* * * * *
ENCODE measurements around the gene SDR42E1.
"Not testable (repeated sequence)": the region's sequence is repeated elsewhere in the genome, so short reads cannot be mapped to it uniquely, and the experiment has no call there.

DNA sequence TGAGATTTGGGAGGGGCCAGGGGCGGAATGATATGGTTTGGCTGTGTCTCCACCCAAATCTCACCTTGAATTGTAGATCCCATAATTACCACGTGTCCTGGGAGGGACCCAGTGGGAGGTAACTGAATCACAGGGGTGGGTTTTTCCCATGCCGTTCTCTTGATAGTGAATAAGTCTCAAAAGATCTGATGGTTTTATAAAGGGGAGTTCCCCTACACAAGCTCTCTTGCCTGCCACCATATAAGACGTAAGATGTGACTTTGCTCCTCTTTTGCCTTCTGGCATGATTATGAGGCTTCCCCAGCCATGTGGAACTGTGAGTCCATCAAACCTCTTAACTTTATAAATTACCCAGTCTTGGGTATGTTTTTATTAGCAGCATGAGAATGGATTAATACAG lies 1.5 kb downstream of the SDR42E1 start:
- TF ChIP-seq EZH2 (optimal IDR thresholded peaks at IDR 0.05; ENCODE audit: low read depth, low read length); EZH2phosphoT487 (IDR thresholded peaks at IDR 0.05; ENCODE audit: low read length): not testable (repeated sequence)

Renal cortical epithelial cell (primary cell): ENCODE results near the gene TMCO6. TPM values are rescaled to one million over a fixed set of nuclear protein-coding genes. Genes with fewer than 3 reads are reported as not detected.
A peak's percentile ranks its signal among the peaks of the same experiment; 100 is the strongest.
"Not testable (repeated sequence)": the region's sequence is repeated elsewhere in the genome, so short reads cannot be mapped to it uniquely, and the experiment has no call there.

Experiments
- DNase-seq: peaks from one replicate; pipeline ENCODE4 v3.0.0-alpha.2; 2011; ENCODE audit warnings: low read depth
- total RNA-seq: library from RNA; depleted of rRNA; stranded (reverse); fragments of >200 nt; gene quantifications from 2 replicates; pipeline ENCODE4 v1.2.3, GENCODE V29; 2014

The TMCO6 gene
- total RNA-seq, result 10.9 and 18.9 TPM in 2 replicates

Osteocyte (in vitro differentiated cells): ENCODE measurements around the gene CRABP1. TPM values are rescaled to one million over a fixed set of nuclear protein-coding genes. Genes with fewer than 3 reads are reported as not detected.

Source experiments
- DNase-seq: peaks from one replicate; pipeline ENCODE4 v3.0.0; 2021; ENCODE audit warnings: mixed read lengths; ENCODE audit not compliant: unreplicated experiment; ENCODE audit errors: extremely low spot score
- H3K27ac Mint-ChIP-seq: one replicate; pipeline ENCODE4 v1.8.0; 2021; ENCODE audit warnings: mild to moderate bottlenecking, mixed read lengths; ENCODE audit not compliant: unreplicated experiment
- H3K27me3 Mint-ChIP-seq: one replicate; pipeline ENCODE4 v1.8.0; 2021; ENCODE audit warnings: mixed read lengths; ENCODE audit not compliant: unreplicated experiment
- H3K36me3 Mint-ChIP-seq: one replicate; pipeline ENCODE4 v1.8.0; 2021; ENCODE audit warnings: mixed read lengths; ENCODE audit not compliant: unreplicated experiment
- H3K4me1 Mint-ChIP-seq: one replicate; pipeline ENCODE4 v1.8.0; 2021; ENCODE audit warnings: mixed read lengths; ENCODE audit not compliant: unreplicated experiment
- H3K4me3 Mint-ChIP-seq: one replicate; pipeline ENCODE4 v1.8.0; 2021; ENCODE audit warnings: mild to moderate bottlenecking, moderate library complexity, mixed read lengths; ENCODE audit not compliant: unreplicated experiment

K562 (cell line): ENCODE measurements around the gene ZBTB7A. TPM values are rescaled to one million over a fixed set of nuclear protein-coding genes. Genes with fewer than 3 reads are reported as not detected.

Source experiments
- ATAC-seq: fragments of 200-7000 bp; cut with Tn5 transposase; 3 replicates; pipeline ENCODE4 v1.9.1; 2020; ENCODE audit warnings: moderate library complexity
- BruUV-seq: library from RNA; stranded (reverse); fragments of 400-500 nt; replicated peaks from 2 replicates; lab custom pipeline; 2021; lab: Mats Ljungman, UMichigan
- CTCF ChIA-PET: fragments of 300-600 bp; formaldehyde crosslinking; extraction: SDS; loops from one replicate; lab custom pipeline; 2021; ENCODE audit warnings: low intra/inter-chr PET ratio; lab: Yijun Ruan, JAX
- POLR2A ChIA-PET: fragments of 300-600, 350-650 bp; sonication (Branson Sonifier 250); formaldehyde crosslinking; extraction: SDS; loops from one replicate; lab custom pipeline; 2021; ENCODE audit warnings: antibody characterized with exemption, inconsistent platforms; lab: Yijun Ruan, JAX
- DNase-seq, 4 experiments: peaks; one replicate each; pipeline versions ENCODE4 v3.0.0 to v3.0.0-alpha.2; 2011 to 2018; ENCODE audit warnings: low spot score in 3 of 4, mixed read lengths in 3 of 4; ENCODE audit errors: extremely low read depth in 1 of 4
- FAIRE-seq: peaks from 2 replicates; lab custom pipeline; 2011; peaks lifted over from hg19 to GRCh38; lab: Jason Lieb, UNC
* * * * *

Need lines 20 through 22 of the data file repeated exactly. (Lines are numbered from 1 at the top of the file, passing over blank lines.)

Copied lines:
- H3K4me3 Mint-ChIP-seq: one replicate; pipeline ENCODE4 v1.8.0; 2021; ENCODE audit warnings: mild to moderate bottlenecking, moderate library complexity, mixed read lengths; ENCODE audit not compliant: unreplicated experiment

K562 (cell line): ENCODE measurements around the gene ZBTB7A. TPM values are rescaled to one million over a fixed set of nuclear protein-coding genes. Genes with fewer than 3 reads are reported as not detected.

Source experiments